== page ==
logo

Workers bring overtime suit against Ohio molder

By: Michael Lauzon

October 17, 2013

An Ohio automotive injection molder faces a lawsuit launched by two employees who allege workers are owed wages for time taken by mandatory meetings. The molder denies the allegations but has begun to audit its payroll practices.

Precision Automotive Plastics and Autoplas in Bellevue held pre-shift meetings for press operators at the plants but did not count the time served in the 20-minute meetings as part of their work shift, according to the lawsuit. Defendant in the case is Windsor Mold USA Inc., a subsidiary of Windsor Mold Group of Windsor, Ontario.

Plaintiffs Sonia Filby and Amy Edwards allege workers are owed proper recognition for the meetings held for three years leading up to their suit launched July 22. The time taken for pre-shift meetings was not counted in calculating their wages, they allege. If a worker put in a 40-hour work week, for example, the meeting times should be added to the work time at an overtime rate, they argue.

Operators at the non-unionized plants earn between $10 and $13 per hour, according to documents filed in the U.S. District Court for the Northern District of Ohio. About 200 employees work at each of the molding plants. Theoretically, a worker who attended 100 minutes of meetings a week in addition to putting in 40 hours of shift work could hope for overtime compensation of about $2,800 or more over three years.

Filby and Edwards and their lawyers want to have the lawsuit certified for class action. Leslie O. Murray, a principal in Sandusky, Ohio, law firm Murray & Murray Co. LPA, said in an email correspondence that "many employees and former employees" have said they want to join a class action suit. She said she expected a conditional class certification motion would be heard in court sometime in spring 2014.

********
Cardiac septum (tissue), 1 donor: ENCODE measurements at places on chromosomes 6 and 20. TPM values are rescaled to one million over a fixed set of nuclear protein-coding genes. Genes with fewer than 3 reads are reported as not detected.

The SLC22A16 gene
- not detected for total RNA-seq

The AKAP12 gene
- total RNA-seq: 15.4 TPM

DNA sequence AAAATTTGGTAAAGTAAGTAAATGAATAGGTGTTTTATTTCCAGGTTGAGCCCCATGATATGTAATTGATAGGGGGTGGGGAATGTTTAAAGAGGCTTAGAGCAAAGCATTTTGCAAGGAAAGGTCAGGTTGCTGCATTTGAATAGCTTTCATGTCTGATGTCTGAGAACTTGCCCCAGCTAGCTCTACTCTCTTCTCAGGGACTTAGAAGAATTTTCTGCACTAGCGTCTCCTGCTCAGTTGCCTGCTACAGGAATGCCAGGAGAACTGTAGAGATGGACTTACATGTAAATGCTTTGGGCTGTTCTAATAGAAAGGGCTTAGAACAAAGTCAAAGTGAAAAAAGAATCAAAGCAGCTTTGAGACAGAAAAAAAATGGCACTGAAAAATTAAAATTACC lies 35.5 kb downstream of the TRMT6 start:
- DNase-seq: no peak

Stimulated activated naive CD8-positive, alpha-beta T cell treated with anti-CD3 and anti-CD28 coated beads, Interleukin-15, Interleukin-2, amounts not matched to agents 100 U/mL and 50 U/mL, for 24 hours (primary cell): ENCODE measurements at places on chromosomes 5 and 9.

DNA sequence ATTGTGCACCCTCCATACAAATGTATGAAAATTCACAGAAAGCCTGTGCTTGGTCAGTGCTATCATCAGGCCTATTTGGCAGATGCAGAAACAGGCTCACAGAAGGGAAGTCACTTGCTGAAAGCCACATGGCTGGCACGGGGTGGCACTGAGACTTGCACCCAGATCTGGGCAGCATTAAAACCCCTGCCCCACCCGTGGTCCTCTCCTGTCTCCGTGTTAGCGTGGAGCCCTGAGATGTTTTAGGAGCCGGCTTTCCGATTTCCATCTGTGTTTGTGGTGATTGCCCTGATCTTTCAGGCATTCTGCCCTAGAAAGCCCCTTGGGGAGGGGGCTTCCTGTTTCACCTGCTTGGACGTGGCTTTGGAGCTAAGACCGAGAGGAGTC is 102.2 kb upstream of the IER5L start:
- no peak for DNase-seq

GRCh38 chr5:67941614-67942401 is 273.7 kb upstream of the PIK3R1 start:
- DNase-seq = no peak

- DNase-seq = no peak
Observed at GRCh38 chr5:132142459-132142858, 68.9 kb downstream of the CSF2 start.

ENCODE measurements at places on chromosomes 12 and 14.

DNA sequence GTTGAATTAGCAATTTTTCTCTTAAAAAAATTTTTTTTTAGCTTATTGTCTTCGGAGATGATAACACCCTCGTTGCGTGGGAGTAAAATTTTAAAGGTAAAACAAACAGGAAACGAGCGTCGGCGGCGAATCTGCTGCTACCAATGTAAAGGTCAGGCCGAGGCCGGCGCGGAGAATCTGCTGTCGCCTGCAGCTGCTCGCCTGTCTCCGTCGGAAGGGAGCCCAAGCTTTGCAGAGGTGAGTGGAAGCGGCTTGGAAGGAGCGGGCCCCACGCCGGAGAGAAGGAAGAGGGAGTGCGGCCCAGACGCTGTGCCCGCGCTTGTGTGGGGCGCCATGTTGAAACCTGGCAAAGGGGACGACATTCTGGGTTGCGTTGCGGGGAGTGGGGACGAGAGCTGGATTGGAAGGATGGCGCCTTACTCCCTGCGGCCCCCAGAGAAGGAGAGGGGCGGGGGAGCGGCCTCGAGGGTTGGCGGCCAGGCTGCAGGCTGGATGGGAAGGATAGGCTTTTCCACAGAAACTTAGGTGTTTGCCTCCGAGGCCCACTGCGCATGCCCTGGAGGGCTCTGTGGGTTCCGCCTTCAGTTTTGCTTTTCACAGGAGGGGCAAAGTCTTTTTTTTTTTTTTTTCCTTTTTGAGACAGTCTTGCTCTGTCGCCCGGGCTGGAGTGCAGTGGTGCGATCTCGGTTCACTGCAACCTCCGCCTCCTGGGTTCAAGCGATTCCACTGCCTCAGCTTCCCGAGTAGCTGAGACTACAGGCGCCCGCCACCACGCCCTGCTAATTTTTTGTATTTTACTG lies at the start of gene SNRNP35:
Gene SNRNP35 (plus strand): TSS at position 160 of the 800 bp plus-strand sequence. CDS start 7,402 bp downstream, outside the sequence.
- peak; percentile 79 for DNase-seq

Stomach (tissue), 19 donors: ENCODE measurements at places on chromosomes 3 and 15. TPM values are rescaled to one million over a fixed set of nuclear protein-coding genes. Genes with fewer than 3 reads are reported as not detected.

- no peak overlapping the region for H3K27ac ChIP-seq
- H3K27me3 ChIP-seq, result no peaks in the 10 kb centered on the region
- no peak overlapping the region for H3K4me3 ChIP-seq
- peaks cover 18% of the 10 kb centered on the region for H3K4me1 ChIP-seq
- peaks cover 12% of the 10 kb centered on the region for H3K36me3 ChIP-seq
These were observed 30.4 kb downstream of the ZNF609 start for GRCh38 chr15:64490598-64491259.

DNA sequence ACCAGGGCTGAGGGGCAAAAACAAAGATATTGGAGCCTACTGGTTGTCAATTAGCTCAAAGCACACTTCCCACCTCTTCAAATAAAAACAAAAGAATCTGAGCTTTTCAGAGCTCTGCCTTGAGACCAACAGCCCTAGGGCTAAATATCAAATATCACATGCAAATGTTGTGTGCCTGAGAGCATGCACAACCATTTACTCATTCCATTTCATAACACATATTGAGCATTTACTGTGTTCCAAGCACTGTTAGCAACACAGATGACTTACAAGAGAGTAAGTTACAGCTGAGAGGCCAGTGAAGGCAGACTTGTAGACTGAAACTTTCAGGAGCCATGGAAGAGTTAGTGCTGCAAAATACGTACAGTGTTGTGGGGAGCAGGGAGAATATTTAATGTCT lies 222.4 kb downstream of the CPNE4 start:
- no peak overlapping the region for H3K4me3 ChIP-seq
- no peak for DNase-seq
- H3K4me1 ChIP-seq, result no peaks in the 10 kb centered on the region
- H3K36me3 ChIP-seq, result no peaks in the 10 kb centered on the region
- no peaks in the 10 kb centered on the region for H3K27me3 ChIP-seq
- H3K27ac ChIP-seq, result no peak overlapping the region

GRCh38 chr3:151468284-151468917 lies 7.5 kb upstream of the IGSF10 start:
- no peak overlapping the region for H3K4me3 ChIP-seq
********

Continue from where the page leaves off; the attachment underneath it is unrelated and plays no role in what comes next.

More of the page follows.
Windsor Mold USA answered the complaint on Sept. 24. It denied employees are instructed not to include the 20-minute meetings on their sign-in sheets recording time worked. The company also denies a class action would be appropriate.

"Employees have always been paid for their attendance at such meetings," stated Colin Dodd, vice president of Windsor Mold Group in an email.

"Apart from these allegations, in accordance with our corporate due diligence procedures we have initiated a full review and compliance audit of all of our payroll practices in Ohio," Dodd added. "If it is determined in the course of such review that there have been any irregularities, we certainly intend to remedy those in full compliance with the law."

Leslie Murray said the alleged compensation scheme violates federal and Ohio laws.

The meetings were mandatory and workers who were late were subject to disciplinary action, court records allege. The meetings were held to discuss safety, production, work assignments and similar issues.

The Bellevue plants are part of Windsor Mold Group's automotive component molding division, which also runs injection molding plants in Pulaski, Tenn.; Windsor and Amherstburg, Ontario; and Querétaro, Mexico, according to the firm's web site. In total, the plants' presses have clamp forces of up to 3,000 tons and employ a range of molding technologies, including multi-shot and rotary molding, and metallizing. The Mexican plant at 160,000 square feet is the molding division's largest, followed by Autoplas at 134,500 square feet.

Windsor Mold Group's tooling division operates two tool shops in Windsor and one in Pharr, Texas. It also has strategic partners in tooling in South America, Europe, Australia, and in Asia, where it also has strategic injection molding.